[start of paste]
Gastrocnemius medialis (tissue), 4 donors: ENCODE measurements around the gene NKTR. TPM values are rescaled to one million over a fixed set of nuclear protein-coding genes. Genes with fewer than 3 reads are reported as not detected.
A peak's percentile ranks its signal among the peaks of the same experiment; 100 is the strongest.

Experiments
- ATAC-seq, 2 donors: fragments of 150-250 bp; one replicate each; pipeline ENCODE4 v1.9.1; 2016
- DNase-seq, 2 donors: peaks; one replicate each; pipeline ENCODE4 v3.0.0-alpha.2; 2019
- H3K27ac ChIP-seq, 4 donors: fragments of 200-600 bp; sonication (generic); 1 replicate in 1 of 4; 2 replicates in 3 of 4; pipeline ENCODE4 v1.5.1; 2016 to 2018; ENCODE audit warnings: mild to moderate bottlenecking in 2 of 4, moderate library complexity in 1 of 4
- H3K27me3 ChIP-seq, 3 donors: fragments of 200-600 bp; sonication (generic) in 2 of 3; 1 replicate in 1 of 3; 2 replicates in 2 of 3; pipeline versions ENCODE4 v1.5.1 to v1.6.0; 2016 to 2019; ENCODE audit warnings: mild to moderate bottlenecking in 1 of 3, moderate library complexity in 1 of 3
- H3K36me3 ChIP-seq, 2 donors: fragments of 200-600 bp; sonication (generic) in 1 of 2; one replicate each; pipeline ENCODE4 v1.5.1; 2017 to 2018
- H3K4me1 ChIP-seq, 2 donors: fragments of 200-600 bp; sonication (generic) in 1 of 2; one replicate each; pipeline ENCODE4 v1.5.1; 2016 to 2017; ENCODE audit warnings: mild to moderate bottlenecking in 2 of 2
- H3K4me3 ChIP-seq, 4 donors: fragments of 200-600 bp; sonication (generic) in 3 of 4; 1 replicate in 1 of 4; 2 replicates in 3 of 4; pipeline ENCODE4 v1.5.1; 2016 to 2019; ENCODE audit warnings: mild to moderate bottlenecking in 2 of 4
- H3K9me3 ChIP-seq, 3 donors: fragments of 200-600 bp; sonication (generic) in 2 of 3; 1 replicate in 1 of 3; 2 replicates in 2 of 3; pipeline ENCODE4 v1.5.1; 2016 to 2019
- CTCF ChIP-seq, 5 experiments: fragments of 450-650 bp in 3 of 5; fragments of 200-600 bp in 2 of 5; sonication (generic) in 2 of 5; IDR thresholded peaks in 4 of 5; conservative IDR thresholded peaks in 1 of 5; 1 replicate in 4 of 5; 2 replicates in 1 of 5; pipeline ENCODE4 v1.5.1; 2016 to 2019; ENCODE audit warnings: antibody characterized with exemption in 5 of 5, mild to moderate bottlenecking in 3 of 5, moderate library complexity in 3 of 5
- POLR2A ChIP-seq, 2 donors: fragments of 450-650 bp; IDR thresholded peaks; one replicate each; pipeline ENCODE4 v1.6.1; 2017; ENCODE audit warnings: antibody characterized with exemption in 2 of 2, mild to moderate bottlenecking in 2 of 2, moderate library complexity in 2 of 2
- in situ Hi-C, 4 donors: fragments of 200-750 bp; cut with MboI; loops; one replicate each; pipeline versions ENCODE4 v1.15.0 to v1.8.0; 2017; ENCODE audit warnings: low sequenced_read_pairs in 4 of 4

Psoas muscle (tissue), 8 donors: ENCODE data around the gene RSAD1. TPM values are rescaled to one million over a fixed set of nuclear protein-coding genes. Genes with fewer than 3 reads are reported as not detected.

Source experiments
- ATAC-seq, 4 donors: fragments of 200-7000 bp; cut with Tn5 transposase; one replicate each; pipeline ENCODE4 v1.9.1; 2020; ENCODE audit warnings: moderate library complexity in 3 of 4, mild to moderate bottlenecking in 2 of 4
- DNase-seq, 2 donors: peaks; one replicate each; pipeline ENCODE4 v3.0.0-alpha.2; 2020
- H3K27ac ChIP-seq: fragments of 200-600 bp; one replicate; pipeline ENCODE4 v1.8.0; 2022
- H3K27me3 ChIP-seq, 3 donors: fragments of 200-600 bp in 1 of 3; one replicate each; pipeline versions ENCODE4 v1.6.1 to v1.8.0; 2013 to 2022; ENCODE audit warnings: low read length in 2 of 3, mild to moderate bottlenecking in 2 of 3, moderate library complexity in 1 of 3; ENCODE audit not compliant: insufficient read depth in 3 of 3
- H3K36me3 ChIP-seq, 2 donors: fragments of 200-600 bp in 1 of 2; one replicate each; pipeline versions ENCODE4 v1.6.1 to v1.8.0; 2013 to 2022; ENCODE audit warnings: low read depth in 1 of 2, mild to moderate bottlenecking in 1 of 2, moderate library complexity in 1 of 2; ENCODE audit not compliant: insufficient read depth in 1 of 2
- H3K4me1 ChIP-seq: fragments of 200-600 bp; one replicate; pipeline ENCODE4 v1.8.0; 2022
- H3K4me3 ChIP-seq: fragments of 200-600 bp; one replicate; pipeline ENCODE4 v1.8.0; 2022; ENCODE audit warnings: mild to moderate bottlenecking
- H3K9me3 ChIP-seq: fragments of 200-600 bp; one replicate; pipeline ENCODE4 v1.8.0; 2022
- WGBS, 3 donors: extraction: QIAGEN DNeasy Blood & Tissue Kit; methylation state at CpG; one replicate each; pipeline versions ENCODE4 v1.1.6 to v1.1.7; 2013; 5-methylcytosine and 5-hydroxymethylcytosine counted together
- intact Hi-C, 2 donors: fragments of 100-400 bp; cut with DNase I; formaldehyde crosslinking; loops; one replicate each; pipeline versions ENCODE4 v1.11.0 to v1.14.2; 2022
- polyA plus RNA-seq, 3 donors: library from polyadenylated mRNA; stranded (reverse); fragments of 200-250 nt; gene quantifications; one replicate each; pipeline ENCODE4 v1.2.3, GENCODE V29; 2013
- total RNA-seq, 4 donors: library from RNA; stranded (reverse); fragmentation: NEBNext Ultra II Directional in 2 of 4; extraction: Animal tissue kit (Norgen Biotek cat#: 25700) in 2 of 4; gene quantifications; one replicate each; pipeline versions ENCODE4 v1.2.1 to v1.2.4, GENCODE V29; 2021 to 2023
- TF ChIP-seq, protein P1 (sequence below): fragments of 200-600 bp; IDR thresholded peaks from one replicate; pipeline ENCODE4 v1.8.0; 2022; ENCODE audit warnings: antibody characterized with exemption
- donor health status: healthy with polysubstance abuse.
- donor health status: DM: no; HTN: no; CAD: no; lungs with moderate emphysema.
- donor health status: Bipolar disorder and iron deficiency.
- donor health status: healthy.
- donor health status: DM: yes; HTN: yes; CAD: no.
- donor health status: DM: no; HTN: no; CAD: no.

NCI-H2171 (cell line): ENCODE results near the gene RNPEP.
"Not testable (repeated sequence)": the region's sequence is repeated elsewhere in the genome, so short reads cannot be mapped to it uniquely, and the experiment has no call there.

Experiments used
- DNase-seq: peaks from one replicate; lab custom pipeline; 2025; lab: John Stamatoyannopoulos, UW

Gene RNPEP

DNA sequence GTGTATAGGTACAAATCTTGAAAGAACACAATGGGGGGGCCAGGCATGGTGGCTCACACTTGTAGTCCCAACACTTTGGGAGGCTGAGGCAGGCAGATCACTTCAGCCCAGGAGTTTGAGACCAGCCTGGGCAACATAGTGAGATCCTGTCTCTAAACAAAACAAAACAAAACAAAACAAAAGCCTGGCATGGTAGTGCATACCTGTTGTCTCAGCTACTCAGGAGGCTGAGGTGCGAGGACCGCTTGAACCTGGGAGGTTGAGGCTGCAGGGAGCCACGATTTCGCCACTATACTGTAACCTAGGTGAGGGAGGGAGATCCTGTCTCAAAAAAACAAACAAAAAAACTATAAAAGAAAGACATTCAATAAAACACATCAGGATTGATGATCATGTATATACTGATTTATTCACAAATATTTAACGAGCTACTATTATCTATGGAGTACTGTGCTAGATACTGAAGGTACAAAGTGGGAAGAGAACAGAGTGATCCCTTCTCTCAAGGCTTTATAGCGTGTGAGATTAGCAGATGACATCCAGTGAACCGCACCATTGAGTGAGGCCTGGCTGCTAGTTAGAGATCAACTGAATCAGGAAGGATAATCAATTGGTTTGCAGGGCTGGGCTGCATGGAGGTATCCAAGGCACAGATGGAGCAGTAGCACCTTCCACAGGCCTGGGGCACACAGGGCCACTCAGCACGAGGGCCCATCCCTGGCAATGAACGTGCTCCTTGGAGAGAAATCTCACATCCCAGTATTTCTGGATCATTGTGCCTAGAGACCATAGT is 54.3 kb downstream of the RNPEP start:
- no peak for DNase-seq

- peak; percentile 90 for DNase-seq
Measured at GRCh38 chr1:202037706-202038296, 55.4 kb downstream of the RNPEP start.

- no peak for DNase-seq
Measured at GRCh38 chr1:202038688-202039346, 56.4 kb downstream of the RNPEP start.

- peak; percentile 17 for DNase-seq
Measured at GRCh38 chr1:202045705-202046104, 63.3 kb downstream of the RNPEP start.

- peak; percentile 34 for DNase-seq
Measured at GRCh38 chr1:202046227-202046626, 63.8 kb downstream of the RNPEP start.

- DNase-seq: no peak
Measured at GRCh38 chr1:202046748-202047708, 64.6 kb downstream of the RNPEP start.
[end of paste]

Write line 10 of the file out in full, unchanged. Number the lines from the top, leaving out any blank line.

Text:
- H3K4me3 ChIP-seq, 4 donors: fragments of 200-600 bp; sonication (generic) in 3 of 4; 1 replicate in 1 of 4; 2 replicates in 3 of 4; pipeline ENCODE4 v1.5.1; 2016 to 2019; ENCODE audit warnings: mild to moderate bottlenecking in 2 of 4